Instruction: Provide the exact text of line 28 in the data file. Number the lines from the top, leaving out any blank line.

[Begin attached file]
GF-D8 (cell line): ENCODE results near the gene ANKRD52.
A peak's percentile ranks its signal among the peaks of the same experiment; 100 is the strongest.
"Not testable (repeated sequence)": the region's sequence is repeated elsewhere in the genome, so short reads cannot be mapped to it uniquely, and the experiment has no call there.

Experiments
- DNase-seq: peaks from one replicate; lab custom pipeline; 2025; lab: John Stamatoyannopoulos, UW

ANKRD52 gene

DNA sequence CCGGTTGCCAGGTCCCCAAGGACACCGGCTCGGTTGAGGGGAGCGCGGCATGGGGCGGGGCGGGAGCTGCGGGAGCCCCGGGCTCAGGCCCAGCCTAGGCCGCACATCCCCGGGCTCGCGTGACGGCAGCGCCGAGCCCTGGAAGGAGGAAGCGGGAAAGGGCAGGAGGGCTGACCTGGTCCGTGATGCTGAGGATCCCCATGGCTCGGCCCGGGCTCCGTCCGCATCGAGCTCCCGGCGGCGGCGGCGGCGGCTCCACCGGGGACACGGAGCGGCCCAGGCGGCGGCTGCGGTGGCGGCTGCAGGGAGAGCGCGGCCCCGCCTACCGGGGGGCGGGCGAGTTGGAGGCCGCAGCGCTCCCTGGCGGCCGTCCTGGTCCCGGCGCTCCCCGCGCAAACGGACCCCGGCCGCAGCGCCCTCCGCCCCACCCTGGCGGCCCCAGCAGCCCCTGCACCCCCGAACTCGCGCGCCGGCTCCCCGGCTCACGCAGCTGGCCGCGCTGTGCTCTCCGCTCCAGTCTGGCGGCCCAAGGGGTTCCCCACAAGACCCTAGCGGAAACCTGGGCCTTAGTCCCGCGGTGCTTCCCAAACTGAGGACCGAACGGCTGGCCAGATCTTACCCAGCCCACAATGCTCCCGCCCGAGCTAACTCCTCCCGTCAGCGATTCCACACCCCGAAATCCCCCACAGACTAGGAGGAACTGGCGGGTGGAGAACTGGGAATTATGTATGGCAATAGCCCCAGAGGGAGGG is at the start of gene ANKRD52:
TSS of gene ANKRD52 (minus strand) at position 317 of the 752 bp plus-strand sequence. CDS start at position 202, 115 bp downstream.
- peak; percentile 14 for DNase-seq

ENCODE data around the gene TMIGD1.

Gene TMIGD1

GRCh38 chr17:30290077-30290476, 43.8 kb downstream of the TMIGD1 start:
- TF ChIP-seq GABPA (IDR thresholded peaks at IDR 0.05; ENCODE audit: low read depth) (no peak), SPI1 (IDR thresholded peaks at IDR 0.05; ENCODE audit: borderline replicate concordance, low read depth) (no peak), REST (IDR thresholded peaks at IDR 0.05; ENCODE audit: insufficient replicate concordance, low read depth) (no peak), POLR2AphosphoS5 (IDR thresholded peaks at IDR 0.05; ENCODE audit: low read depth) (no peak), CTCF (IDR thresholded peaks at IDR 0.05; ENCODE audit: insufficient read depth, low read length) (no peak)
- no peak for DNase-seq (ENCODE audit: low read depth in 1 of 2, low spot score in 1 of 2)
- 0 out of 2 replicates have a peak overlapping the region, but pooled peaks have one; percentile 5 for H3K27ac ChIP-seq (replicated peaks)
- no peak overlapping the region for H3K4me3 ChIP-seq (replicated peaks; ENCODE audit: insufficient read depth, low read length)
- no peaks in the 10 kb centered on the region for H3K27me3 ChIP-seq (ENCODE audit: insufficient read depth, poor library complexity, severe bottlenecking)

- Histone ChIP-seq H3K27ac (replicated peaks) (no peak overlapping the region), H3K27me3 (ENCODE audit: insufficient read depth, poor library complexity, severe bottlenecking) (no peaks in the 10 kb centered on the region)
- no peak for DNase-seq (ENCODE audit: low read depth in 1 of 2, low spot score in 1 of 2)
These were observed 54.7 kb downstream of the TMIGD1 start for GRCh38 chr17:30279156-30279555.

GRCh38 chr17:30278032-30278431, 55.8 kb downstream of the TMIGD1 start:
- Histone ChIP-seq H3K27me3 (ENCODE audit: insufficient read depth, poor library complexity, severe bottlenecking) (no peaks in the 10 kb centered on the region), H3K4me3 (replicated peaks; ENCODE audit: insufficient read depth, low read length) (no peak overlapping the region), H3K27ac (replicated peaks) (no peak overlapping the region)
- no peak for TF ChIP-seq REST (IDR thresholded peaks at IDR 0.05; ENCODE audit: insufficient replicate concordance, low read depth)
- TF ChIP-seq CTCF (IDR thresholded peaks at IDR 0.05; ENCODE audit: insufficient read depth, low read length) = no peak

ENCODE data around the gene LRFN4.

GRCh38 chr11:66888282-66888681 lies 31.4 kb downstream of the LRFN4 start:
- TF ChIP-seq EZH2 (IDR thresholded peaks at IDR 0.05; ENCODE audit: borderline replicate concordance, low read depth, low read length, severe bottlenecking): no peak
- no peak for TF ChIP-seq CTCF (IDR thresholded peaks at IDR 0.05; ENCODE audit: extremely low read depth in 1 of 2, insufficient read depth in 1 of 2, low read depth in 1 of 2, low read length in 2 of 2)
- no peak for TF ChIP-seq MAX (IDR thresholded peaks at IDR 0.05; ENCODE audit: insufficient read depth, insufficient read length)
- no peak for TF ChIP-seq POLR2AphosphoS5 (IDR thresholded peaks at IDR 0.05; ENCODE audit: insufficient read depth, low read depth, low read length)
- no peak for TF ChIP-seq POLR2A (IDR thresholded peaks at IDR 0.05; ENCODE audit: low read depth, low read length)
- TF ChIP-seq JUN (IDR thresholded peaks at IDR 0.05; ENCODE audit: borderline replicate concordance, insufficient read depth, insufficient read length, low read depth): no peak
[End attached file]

- no peak for TF ChIP-seq CTCF (IDR thresholded peaks at IDR 0.05; ENCODE audit: extremely low read depth in 1 of 2, insufficient read depth in 1 of 2, low read depth in 1 of 2, low read length in 2 of 2)